I call my images ‘images’. They are synthetically produced, using ‘the photographic’ as a visual language. They are not ‘photographs’.

Boris has also thrown his weight behind a suggested new term for this kind of generated imagery — Promptography. I really like it!

What is Art? And What is Photography?

These sound like easy questions, but they pretty much never have been! Since the very earliest days of photography, artists have been manipulating images, and people have been kvetching about it!

  • Physical manipulation of negatives in the 1800s
  • Composite images, from as early as the mid-1800s
    • Swedish artist Oscar Gustav Rejlander’s allegory Two Ways of Life from 1857 (…)
    • The amazing work of Jerry Ulesmann with photographic negatives in recent decades (…)
    • Stunning work with Photoshop by modern artists like Erik Johansson (…)
  • HDR/Tonemapping etc — one well exposed image from many exposures of the same scene
    • Early composite images like ‘The Great Wave’ by Gustave le Gray in 1857 (…)
    • Eadweard Muybridge’s Sky Shade, an in-camera device for altering the exposure on different parts of the same negative that he patented in 1869 (…)
    • Modern HDR artists like Trey Ratcliff (…)
  • Digital image Filters (remember when they were cool!)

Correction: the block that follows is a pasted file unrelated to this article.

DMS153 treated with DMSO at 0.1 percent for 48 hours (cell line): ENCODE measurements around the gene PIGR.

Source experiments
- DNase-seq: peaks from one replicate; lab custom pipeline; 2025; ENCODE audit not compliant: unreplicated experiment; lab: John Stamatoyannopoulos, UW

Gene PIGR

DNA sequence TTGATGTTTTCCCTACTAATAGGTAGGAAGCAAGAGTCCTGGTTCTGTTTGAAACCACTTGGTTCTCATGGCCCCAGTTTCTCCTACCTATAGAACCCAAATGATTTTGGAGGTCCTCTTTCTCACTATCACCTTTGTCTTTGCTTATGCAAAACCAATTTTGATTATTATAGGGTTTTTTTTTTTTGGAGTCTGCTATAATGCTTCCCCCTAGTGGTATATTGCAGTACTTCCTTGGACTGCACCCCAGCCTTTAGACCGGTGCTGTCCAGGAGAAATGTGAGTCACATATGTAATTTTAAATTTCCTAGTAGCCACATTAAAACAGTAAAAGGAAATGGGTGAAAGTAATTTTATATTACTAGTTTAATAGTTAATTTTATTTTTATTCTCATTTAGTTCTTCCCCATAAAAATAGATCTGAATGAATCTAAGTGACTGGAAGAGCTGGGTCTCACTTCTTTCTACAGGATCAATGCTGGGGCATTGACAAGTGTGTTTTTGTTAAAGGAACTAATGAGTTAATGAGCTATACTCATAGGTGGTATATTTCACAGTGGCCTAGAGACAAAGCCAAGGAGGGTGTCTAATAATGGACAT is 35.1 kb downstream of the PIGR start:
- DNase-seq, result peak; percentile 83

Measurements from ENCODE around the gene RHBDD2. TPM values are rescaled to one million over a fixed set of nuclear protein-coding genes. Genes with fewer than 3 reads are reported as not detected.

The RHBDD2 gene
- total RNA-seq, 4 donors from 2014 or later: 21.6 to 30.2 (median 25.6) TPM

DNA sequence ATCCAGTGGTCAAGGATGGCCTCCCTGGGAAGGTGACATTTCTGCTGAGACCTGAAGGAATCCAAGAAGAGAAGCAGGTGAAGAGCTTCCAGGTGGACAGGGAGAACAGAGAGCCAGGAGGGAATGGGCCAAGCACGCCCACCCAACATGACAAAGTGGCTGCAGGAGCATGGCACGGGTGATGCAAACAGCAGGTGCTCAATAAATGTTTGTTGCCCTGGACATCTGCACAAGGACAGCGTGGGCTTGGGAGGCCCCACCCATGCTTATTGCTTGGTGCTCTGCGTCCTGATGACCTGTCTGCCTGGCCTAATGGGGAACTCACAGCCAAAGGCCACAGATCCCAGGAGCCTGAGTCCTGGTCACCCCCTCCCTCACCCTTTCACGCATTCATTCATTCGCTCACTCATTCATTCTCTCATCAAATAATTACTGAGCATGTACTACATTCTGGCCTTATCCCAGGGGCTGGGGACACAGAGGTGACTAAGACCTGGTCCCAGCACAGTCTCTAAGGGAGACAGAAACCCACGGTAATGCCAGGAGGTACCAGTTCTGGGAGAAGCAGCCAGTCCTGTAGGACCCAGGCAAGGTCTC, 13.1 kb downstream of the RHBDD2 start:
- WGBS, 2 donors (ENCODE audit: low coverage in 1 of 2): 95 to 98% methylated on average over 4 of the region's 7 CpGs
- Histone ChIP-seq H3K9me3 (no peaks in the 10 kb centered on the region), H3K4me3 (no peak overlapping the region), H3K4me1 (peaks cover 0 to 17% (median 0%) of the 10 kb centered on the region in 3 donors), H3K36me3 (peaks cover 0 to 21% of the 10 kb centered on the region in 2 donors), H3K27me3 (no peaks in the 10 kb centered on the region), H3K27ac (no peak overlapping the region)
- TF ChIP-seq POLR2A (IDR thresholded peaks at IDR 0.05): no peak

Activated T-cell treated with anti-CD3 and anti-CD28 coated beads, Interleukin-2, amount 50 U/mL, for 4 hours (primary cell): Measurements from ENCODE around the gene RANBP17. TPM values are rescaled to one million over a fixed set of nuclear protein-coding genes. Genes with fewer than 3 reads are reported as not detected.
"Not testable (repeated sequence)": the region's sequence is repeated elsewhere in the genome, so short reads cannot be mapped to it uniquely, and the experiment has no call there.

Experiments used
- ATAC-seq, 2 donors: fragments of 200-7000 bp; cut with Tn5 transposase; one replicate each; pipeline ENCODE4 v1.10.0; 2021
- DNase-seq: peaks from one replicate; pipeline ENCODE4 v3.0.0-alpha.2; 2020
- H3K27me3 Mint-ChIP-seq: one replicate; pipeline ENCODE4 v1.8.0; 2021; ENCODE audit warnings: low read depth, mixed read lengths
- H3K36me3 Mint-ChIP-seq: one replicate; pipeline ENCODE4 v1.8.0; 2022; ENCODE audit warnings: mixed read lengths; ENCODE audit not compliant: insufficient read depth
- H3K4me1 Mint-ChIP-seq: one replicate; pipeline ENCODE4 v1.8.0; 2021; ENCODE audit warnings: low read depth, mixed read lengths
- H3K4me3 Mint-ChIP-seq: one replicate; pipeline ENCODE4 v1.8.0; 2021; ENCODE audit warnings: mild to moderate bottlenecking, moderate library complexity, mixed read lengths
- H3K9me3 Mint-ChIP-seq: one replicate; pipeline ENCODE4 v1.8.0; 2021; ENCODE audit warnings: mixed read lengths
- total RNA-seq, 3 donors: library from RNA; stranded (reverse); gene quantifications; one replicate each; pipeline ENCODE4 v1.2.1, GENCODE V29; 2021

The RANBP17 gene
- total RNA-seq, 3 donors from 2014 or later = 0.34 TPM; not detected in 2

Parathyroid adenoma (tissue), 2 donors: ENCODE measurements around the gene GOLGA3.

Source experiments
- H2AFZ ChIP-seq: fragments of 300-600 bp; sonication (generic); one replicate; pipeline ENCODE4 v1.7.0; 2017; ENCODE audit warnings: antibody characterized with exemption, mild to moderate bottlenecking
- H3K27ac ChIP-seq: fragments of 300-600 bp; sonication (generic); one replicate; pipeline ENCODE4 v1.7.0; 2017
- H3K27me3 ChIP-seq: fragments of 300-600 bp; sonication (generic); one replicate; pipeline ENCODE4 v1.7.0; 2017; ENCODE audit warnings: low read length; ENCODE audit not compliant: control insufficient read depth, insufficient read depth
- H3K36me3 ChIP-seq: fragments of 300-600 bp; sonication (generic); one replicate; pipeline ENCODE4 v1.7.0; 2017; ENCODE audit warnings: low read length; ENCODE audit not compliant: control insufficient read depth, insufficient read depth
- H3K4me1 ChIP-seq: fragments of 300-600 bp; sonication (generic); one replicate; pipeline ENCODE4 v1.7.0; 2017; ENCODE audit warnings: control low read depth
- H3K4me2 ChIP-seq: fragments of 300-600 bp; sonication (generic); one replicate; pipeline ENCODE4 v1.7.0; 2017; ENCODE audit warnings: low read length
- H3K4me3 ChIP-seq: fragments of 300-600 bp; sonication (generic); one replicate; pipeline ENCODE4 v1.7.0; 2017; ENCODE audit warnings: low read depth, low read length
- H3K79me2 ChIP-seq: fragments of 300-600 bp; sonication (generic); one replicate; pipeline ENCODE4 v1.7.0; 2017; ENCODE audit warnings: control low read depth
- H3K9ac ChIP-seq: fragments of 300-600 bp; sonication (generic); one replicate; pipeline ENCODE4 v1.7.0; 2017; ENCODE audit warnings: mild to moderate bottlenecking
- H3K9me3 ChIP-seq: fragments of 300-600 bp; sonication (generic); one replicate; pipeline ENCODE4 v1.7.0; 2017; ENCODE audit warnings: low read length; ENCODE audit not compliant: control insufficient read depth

• Modern computational photography image pipelines like we have on our iPhones and high-end Android phones
    • Automatic HDR
    • Post-exposure re-focus & DOF adjustment
    • Auto-composites for groups shots
  • AI-powered editing tools
    • Auto adjustments
    • Content aware fill
  • Generative AI
The Easy Question — Is It art?

My hand-waiving definition of artistic imagery is simply:

If the end result is an image that required the creative input of at least one human, it’s art

Sounds simple, but of course it’s not really, the devil is in the detail — what counts as creative input? IMO that’s not a binary question, but it’s a scale, and images are more or less artistic depending on how much of a role the human played.

Taking a very ordinary shot and applying a filter without making adjustments would fall on one end of the spectrum, and work like that of Ratcliff, Ulesmann & Johansson on the other.

But is it Photography?

Here’s my hand-waiving definition of photography:

If the main focus of an image originated from the capture of light on a sensor of some kind, it’s photography

By that simple definition everything our our list is photography, including composite images, HDR, and even photos that make use of generative techniques like content aware fill.

At a stretch, AI-generated images that use a photo as part of the prompt could be argued to be photography too, but the kind of generative AI Eldagsen used is not — he started with a blank canvas, not with captured light, and his first input to get the ball rolling was words, not photons.

I can’t help but fall in love with the term Promptography for this new and emerging art form.